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The Data Science Behind IP Address Matching

IP addresses provide a universal identifier of devices across all internet connected devices. From a web browser to a mobile phone or an internet-connected smart TV, all devices have an IP address, and this address is typically recorded automatically by the web server every time a request passes from the device to a web server.

By matching IP addresses seen across different services at different times, we can build an identity graph that matches together behaviors on mobile devices to those on connected TVs and other web browsers.

The detailed implementation of any such device graph is complicated because IP addresses frequently change (even in the US, over 20% of homes shift IP address at least once a month), people use many devices in multiple different locations, and in many places – such as homes, offices, and Starbucks – numerous people share the same IP address at the same time.

To build a sound match between individuals and IP addresses, we use a combination of deterministic and probabilistic matching to create a household device graph to which we can then match individual events.

Deterministic matches start with IP addresses that are fixed or are uniquely associated only with a single device. If, for example, we have a connected smart TV on a static IP address that we only ever see on a single mobile device, then – provided we have a large enough dataset – we can be confident that this mobile device matches with the home of that connected smart TV. Any viewing on the TV can be associated with the owner of that mobile device, mainly if we see the same IP address on the mobile phone at the same time that the TV is switched on.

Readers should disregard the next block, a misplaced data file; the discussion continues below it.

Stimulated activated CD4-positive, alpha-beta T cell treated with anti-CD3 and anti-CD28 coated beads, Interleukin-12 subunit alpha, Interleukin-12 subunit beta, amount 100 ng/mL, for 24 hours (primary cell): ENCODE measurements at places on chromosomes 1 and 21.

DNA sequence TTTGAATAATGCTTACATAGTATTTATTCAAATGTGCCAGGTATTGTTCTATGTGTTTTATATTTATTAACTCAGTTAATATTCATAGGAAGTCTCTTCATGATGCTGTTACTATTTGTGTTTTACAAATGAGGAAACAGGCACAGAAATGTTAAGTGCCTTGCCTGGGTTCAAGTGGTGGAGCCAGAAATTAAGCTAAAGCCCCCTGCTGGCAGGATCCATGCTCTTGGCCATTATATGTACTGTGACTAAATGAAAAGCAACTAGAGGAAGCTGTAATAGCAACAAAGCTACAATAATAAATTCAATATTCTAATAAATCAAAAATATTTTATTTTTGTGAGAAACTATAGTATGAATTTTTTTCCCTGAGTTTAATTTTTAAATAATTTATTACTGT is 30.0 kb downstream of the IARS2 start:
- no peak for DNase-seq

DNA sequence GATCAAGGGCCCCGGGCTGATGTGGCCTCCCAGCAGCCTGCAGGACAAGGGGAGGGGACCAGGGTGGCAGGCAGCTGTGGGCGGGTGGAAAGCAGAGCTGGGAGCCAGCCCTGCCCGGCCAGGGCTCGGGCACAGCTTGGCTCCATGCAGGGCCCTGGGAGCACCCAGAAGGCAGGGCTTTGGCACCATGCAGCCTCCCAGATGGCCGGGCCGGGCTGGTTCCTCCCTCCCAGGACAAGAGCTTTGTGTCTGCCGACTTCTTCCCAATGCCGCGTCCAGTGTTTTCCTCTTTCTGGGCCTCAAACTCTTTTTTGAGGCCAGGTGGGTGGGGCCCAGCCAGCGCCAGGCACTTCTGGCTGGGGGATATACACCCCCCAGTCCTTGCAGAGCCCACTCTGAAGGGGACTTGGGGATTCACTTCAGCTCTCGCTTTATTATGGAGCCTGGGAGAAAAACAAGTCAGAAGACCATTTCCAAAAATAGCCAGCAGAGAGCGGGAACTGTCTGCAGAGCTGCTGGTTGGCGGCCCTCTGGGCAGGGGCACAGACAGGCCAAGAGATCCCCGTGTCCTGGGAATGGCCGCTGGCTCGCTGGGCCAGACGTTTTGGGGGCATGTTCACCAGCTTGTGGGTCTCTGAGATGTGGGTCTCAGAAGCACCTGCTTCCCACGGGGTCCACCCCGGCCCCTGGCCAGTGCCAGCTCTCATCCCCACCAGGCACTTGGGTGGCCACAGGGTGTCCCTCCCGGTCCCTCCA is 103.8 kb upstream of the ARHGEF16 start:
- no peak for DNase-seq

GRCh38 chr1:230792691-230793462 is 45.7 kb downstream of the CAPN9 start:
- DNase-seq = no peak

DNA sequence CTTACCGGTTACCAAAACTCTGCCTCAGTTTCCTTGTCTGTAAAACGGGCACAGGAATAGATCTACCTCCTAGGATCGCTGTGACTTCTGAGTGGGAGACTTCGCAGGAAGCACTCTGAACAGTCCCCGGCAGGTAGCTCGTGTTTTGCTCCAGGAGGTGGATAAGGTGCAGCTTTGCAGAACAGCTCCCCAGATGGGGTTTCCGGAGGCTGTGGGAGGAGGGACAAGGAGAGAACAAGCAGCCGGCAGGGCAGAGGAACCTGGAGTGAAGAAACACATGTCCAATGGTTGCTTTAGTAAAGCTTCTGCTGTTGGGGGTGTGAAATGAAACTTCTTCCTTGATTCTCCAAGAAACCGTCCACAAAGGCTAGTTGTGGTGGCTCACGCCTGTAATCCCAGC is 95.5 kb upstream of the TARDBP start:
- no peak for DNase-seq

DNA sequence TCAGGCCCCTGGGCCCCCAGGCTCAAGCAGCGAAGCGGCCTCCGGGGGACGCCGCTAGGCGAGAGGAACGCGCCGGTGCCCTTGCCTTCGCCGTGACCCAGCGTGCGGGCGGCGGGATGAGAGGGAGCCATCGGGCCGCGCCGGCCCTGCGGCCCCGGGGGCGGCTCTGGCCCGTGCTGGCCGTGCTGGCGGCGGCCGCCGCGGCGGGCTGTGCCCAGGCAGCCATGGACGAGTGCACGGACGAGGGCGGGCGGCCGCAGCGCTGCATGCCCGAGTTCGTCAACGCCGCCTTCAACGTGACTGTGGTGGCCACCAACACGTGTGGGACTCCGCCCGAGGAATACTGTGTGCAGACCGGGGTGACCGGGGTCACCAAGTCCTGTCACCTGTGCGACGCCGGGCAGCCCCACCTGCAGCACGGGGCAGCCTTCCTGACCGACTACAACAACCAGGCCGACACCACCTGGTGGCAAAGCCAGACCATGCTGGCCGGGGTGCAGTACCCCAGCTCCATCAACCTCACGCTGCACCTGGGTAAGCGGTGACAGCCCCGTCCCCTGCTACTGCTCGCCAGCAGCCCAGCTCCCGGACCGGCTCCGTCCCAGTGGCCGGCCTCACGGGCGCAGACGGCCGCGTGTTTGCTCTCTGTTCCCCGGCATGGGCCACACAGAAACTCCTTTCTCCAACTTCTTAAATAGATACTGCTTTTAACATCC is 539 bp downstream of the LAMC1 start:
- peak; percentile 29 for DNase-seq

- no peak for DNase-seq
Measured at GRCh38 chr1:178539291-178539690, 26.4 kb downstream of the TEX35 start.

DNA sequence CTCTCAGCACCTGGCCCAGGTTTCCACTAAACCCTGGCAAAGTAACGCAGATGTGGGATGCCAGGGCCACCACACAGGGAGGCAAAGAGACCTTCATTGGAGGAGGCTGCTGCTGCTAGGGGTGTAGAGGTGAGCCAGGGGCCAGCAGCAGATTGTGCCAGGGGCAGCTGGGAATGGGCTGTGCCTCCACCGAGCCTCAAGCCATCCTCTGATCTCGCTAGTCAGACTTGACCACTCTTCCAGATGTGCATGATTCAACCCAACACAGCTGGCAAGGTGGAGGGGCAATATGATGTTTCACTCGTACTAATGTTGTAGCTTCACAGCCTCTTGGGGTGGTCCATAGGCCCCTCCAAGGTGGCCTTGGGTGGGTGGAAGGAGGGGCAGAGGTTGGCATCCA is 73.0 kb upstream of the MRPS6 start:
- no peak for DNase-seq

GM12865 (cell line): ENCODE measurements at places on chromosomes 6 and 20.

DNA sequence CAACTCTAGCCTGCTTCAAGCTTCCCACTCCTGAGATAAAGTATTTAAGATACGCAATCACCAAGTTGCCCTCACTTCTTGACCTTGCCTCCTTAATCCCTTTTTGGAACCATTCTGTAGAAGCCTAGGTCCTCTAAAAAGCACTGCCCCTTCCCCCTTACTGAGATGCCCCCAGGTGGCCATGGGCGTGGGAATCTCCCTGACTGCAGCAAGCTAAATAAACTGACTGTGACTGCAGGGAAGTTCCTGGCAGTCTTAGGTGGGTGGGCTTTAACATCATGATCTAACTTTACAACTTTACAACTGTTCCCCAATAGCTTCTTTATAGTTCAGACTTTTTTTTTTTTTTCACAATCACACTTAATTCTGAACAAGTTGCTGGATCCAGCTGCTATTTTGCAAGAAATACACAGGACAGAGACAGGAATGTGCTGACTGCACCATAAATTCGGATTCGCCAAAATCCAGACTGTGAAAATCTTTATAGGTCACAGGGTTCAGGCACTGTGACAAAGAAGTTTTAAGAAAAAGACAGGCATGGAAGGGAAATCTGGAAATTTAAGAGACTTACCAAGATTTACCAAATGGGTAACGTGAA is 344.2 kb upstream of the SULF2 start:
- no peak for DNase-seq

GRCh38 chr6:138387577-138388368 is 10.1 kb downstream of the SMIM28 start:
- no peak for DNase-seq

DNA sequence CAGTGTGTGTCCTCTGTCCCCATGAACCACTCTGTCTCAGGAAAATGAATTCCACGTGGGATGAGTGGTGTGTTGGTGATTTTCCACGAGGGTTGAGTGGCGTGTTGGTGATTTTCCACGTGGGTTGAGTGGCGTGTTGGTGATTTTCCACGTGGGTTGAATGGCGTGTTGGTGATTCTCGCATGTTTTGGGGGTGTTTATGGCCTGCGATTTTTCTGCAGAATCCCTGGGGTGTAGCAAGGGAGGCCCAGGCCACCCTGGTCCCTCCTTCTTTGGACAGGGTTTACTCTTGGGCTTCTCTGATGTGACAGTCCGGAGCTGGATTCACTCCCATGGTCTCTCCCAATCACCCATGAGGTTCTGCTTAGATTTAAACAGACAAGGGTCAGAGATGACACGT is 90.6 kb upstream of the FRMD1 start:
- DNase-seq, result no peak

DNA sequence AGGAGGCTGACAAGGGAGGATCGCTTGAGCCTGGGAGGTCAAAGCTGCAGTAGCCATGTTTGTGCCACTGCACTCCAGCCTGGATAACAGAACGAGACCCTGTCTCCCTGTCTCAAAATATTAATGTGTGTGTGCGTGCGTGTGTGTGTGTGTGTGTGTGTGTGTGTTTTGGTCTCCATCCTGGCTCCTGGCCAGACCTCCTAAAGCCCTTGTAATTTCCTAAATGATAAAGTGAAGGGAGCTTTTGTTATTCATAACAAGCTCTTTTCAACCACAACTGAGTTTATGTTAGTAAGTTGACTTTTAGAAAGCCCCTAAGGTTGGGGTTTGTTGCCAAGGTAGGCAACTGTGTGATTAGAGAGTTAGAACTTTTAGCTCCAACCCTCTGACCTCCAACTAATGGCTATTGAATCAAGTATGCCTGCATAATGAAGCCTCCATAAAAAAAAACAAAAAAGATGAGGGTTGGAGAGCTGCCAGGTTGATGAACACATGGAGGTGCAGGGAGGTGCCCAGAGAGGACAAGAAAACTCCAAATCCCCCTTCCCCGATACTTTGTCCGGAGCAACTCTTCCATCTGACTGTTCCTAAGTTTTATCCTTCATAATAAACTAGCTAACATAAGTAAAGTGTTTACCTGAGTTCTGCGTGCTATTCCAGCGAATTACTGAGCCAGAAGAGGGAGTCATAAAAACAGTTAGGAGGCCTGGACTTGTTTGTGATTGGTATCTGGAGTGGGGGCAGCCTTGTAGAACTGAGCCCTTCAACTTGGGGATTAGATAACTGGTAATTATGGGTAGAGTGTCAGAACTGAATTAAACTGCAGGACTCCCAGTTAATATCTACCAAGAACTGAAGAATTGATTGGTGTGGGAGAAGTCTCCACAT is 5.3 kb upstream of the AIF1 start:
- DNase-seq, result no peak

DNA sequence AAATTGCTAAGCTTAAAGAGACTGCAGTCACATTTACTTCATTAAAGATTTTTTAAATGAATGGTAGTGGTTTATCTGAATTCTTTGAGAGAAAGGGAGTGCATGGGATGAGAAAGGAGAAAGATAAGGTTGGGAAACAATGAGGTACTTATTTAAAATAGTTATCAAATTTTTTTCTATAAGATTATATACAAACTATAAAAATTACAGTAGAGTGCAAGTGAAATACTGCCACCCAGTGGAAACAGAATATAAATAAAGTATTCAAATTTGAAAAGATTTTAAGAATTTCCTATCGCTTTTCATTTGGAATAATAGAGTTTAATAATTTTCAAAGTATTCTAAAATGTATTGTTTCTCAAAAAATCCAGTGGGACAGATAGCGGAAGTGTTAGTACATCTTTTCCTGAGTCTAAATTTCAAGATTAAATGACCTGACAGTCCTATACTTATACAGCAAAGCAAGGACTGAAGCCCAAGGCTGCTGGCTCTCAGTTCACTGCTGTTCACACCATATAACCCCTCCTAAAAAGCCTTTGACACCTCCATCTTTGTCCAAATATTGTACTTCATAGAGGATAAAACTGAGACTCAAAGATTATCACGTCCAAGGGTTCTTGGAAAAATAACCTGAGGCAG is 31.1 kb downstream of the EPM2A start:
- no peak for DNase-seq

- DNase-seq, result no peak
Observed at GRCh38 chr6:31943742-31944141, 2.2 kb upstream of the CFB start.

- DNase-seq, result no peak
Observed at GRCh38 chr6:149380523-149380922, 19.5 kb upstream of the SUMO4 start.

Such examples are unfortunately few and far between, and it is much more common for mobile phones and web browsers to appear on multiple different IP addresses at different times. In the absence of an anchor device like a connected TV – which we know is likely to be physically stationary – we can only build up the device graph of the home by looking for sets of devices commonly observed on the same IP addresses at the same time. In data science terms, this is a “market basket” problem, similar to Amazon’s “people who bought this also bought this” we are looking for “people who were on this IP address were also on this IP address.” We approach this problem of mining association rules using the Apriori algorithm, and this gives us a probabilistically combined set of devices that are frequently seen together on the same IP address.

These set of rules subsequently need to be cleaned to remove IP address with too many different devices on them (most likely offices, VPN access points, military bases, or a local Starbucks), and we need assign devices to an individual household. People who frequently spend time on their partner’s or parents’ WiFi will come up in multiple locations and these need to be removed together with other noise that will clog up the dataset.

At the end of this, we have a clean device graph that maps individual devices to only a single home, and we can then tie individual events to households across devices. If we have enough information, we can go further and infer the activities of specific individuals within the home as well.

The quality of the model will depend not only on the quality of the data science put into it but also on the breadth and depth of the datasets. If we have data for many millions of devices and multiple different device types, then we’ll have a very rich dataset to create a device graph. If we’re limited only to mobile devices, browser cookies, or smart TVs, then we’ll have fewer options. As is frequently the case, diversity of data sources is the key to creating an enriched dataset, and the quality of the IP graph exponentially increases the more datasets we add.